The Gift of Empathy

Let me tell you a short story.

When was I was studying for my masters degree , I used to live about 30 minutes away from campus. I will catch 5-minute bus to get to school every morning. All I needed put my monthly bus pass and all my transport expenses was covered.

However in the first few months I had issues with my visa and and that created problems

<– The text was written entirely with Google text to speech and I haven’t gotten round to edit it. You might like to the audio better.–>

…with my student status. I couldn’t open a bank account so I couldn’t get money from Nigeria. I also could not start working part-time like other students. Luckily I stayed in school accommodation so I was only indebted to my school for both tuition and accommodation. It was stressful.

While I sorted out this stuff over a period of three months, I had to manage my finances such that I will not run out of cash for my feeding or transport expenses. In March winter ended and spring came along thinking in terms of how to reduce my transport expenses.

The school was just 30 minutes walk away. If I got up thirty minutes earlier, I could make it and I would benefit from the exercise. A lot of students a lot of students were biking to school . I tried that for a while but that’s for another blog post.

The first week of the month of April, I started to walk to school. It’s a easy journey walking from Hamstead to Perry Barr. I walk along the main road just by the same route the bus will take. This means that other students was see me working. I I don’t think that was a big deal a lot of the students will leave them closer to the school we are walking anyway the sporty group we are going to school using their bicycles. After trying the bicycle for a week , I decided that riding a bicycle uphill wasn’t meant for me so I started walking.

The first thing I realised was that all along a lot of students we’re walking to school anyway. Most of them we get to school as early as 7 a.m. so nobody except for the of the trekkers saw them coming. Mostly British and Jamaican students, I was a sole Nigerian. I’m not trying to give impression that will walked together as a pack; each person was finding his own pace. Yet, there was this feeling that we were a movement .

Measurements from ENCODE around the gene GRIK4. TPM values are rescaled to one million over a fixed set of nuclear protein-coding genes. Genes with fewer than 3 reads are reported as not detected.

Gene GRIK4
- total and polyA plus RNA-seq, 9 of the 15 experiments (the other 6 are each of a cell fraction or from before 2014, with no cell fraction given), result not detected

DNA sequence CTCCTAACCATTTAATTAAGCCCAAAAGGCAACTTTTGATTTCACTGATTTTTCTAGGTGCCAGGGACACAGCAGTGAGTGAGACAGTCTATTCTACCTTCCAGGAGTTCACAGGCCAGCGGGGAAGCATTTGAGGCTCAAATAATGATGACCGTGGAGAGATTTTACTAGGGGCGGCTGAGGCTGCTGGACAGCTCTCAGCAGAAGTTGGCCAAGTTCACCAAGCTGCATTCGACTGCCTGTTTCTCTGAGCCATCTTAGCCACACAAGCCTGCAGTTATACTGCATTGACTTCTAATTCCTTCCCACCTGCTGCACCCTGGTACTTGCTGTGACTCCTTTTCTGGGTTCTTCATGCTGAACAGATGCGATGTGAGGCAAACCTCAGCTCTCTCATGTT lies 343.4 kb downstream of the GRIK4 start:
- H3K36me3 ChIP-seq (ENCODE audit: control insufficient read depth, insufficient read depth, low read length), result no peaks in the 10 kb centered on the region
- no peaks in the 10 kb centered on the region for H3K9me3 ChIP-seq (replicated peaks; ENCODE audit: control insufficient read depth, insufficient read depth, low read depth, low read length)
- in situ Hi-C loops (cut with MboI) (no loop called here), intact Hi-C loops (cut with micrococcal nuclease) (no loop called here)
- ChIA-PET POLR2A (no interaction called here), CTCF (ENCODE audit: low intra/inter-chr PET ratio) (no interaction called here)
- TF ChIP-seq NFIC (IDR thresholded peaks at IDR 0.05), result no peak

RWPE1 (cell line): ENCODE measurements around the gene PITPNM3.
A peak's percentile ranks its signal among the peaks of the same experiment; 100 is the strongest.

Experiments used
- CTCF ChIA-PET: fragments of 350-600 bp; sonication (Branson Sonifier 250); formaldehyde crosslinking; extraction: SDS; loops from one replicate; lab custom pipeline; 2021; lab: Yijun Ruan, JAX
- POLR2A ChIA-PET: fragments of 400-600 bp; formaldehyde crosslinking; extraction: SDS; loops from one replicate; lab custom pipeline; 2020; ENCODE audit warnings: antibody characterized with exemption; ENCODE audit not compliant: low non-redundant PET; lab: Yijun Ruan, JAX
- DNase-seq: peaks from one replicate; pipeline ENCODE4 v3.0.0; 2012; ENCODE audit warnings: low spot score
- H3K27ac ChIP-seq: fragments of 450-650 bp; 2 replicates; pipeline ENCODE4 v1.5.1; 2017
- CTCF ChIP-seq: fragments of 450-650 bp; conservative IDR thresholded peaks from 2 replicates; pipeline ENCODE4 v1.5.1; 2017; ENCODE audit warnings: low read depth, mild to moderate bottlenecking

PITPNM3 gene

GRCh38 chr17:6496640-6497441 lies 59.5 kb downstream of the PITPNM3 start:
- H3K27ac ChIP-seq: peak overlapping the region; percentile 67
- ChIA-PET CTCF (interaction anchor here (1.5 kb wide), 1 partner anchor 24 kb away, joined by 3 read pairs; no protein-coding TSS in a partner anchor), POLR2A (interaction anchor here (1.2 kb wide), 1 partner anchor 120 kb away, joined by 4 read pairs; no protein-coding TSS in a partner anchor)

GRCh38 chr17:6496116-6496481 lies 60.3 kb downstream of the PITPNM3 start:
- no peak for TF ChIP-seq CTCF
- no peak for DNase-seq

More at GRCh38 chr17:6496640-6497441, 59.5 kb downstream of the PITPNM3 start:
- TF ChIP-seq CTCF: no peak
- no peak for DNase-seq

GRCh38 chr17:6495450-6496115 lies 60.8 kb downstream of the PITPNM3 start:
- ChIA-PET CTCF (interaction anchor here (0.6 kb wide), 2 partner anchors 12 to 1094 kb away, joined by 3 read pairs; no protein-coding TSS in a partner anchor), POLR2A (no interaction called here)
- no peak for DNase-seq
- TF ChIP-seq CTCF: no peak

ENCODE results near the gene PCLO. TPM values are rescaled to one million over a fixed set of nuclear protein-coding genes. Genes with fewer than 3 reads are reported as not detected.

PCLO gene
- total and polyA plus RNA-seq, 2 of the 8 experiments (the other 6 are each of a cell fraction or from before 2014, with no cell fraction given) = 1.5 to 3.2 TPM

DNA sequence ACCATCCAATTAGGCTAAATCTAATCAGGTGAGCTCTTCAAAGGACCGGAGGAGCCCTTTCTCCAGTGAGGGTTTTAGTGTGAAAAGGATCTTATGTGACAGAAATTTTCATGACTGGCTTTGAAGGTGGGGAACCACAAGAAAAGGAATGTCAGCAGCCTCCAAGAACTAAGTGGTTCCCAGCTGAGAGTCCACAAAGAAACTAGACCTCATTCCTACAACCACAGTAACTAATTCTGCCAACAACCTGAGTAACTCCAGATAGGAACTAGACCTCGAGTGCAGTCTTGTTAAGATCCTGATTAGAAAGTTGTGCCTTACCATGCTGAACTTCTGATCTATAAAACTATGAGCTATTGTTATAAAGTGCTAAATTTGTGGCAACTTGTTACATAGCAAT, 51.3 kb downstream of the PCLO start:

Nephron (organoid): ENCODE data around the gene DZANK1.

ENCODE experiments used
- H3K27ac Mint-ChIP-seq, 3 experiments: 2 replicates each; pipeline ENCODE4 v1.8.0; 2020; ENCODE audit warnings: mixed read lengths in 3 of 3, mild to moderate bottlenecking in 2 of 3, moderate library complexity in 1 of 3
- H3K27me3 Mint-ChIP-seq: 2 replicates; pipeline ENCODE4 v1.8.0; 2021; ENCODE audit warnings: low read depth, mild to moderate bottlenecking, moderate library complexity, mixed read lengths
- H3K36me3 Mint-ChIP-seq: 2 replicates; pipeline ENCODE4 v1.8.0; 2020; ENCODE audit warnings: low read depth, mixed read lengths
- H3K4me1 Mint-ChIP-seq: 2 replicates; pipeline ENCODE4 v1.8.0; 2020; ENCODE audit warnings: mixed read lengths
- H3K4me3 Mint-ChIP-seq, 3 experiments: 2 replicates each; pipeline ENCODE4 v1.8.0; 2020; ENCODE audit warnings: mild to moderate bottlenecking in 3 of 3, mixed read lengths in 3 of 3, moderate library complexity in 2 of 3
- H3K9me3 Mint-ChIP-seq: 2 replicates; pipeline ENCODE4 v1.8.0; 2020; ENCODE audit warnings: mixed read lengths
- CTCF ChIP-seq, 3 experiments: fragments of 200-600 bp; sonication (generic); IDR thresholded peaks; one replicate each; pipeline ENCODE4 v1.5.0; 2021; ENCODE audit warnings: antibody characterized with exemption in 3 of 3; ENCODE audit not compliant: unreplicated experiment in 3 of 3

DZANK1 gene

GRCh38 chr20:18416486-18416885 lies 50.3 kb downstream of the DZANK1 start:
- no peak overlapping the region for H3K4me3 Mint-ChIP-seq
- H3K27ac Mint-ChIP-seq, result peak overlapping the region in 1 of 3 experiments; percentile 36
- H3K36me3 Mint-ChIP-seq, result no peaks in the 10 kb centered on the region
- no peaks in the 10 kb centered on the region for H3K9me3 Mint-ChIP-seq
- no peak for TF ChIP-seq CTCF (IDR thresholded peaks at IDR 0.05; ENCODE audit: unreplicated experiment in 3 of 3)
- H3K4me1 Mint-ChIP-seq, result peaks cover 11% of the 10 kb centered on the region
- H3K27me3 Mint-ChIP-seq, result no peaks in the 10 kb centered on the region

Then one evening, as I was finding my way home, walking as usual , the route bus stopped at the bus stop just ahead of me. One of the guys stepped out of the bus was Emeka, a fellow Naija student. We exchange greetings . He asked me how was doing, how was work, and questions like that. When we Nigerians greet, it is not complete until we ask a litany of questions. Usually the right answer to the questions is fine thank you. But, there is also a saying that he who keeps quite might not get served at a Naija party. Or it the person that announces his grandma’s death to his age group that benefits from the group’s token contribution. If you keep quiet, they will leave you alone.

So with this thought on my mind especially since I felt that Emeka was a guy around town, I I’ll let you know about my visa situation and how it was messing up my job situation as well as mine financial situation. He would prove to be very useful. He gave me the phone number of an agent they will get me a job and pay me cash, no questions asked. What surprised me most was that he sent me a one week bus pass. Throughout my stay in the UK I have not ever seeing a more generous person. I tried to pay it forward, as much as I could.

Sometime after that I met Emeka at a gathering. He was his Irish wife/girlfriend. She was heavily pregnant and it was obvious that she demanded to be recognised as the de facto madam. I got talking with her and she invited me to their house. I never went though. I don’t do couples very well. Also I didn’t know Emeka well enough and I suspected that the Irish bar was just looking for an opportunity together more information about whether my guy has a family back home in Nigeria , that kind of thing. Like I said I didn’t know Emeka well enough. I had no idea about the situation in Nigeria.

It was much later than I will find out that even though Emeka started his Masters 2 years before me, before I arrived he had dropped out of school and was focused on supporting his wife and coming kid. They will get married and he would go on to get British residency as a result. I guess he was really genuinely in love with her so much so he gave up his academic plans to pursue love and family ties.

It was kind of surprising to me that while he was pursuing is 5 years a bae program, he could still be generous and helpful to someone like me who had nothing to give him in return and especially since I was on track to get the goal that he had abandoned. Thanks to Emeka, I was able to hang on for a few more weeks by which time the UKBA had resolved my issues . Emeka also linked me to my first student job.

What can I say? I think some people genuinely have the gift of empathy, the ability to appreciate what others are going through and to try and help in anyway they can.

I have heard other stories of how he was an all round great guy , the kind of a guy that would let an out of luck brother squat on his couch till the other guy was back on his feet. I have not been in touch with Emeka since I left the UK and I hope he is well. And as for his Irish bae, I have no doubt now that she snagged one of the best of us.

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